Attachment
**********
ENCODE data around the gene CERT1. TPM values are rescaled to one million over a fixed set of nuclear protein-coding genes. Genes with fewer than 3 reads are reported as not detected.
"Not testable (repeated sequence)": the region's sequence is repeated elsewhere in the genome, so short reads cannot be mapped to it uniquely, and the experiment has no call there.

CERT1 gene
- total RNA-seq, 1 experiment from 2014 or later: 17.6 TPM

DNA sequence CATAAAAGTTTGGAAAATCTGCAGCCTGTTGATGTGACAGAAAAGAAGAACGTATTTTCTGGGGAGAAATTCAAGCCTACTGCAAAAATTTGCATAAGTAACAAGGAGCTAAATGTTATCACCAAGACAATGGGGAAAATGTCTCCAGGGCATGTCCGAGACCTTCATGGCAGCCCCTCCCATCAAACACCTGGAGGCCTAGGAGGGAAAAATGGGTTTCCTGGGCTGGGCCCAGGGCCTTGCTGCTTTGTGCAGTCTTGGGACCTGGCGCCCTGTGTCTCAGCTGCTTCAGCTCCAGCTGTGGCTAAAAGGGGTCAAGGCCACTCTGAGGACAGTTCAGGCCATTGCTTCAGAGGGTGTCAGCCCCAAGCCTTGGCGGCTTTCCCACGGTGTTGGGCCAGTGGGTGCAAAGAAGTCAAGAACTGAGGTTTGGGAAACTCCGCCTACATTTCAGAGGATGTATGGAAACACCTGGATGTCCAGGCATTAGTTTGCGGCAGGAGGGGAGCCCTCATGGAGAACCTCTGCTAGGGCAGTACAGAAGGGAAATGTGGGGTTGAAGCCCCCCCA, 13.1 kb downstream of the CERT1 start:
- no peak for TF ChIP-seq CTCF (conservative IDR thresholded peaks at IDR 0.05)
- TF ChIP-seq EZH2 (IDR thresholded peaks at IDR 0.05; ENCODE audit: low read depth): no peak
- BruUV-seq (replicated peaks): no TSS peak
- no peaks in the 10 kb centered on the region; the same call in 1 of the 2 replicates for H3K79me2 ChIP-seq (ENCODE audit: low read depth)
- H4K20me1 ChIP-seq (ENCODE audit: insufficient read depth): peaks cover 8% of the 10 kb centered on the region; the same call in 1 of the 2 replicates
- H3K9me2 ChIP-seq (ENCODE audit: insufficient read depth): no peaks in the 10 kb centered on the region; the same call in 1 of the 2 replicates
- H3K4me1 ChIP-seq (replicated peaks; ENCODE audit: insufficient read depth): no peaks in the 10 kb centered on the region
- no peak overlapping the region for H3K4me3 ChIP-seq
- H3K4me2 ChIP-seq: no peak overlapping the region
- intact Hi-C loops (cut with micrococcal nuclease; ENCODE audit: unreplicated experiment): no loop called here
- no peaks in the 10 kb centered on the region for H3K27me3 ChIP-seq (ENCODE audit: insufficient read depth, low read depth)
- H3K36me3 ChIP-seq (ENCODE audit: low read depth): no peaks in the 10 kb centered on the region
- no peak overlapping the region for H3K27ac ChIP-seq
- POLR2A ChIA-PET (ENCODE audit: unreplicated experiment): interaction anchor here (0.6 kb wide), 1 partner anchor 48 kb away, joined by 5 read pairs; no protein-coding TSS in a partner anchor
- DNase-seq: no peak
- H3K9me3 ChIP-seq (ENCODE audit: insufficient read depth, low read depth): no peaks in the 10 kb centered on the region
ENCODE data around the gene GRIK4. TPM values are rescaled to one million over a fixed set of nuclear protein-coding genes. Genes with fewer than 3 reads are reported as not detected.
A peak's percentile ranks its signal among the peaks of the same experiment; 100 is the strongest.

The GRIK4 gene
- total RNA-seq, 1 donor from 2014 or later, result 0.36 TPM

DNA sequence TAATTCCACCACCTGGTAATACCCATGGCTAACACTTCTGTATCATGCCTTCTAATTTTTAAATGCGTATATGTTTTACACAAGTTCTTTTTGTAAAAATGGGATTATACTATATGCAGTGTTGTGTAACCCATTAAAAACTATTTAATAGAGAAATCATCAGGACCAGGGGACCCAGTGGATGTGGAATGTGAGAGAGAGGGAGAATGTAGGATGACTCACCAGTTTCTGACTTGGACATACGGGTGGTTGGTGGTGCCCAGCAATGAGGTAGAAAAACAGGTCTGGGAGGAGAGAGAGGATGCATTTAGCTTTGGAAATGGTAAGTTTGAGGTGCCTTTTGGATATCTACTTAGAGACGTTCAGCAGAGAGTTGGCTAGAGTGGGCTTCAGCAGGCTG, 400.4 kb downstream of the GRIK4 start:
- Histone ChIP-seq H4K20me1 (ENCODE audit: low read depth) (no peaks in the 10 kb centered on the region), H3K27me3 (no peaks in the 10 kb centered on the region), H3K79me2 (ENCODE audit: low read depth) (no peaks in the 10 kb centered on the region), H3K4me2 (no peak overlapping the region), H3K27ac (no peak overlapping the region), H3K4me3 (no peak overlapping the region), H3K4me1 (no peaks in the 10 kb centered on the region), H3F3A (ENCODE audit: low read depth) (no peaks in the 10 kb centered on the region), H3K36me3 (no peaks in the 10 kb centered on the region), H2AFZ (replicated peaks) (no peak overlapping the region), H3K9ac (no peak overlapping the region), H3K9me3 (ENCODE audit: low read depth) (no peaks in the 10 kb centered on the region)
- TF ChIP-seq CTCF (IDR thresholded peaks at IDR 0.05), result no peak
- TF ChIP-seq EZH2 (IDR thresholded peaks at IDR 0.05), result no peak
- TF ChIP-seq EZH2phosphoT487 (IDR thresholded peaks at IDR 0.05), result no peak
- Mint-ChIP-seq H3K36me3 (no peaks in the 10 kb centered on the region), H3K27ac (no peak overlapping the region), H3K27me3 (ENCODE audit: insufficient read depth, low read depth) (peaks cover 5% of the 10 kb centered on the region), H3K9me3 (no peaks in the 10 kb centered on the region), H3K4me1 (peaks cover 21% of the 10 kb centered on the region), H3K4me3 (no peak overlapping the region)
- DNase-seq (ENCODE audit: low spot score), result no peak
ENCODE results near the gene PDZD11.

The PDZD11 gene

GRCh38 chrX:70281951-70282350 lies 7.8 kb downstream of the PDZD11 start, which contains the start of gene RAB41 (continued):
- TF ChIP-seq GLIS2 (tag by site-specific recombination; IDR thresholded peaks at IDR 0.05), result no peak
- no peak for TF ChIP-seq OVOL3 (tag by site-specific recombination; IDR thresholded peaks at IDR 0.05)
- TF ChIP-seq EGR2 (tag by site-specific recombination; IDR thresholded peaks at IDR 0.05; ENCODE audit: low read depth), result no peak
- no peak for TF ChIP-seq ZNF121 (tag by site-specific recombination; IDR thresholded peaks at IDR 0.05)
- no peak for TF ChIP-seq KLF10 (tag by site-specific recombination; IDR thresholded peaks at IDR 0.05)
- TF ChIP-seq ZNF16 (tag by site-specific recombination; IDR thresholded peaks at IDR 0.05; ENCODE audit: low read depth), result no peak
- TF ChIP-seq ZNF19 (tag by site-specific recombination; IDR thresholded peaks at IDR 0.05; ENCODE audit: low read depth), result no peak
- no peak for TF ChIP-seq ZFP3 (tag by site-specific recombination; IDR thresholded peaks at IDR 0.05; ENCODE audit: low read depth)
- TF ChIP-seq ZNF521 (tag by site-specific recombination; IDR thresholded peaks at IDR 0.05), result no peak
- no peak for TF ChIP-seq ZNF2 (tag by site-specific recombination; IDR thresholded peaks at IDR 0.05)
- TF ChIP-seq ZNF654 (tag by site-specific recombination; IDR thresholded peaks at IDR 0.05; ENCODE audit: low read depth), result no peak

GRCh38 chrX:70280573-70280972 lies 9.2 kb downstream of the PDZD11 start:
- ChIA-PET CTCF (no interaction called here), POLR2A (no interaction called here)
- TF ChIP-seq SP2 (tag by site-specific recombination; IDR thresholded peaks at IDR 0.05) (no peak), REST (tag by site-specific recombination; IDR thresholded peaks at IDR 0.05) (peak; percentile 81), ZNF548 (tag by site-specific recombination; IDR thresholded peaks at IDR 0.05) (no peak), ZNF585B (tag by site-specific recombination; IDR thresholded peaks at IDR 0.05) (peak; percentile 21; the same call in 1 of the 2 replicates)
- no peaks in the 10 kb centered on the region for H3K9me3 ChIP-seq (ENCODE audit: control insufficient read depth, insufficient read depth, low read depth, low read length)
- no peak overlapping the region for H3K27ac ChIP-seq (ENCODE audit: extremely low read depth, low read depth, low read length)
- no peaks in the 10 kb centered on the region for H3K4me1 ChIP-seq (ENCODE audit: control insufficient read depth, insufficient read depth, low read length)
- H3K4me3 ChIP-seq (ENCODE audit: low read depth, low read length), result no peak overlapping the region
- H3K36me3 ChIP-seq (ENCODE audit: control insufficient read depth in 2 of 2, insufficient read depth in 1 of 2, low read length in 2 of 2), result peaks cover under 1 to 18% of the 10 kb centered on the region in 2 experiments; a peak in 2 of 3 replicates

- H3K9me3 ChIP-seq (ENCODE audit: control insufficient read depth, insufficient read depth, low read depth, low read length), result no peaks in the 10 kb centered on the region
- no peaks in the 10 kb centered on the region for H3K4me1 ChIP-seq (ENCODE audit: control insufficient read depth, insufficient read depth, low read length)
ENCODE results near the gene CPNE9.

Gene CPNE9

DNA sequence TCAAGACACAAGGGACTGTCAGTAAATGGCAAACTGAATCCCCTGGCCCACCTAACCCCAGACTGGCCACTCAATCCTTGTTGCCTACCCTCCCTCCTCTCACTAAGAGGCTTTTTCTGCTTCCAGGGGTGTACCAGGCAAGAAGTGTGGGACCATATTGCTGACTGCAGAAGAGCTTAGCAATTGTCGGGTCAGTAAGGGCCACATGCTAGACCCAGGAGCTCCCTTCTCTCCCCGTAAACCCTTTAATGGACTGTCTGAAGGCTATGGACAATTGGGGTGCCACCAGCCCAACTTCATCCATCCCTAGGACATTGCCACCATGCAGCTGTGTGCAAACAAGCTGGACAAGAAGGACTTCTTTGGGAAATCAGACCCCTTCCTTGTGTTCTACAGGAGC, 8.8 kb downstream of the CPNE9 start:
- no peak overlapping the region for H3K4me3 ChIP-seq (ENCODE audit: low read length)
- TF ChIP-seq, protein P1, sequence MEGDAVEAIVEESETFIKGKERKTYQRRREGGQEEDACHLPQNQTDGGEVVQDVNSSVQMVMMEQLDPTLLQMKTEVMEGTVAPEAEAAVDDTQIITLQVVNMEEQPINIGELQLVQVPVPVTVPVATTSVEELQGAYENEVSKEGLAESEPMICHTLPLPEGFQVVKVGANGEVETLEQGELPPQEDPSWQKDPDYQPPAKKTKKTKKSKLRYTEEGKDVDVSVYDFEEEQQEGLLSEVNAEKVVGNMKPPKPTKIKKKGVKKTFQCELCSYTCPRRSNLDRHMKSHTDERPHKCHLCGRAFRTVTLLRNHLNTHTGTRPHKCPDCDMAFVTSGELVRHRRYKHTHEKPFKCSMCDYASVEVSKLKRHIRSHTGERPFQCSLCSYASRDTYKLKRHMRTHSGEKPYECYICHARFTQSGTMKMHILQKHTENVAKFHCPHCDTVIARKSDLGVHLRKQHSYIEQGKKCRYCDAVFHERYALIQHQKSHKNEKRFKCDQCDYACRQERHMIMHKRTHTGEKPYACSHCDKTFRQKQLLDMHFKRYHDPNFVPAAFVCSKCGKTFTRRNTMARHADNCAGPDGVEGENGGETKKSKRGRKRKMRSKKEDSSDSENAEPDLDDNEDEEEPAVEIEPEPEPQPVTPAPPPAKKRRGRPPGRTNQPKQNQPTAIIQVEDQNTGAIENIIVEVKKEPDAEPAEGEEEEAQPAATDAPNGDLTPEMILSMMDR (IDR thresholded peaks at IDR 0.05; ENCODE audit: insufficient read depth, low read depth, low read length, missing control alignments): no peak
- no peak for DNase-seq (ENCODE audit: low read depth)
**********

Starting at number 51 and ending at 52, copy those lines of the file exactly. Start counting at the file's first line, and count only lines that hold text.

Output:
- no peak overlapping the region for H3K27ac ChIP-seq (ENCODE audit: extremely low read depth, low read depth, low read length)
- no peaks in the 10 kb centered on the region for H3K4me1 ChIP-seq (ENCODE audit: control insufficient read depth, insufficient read depth, low read length)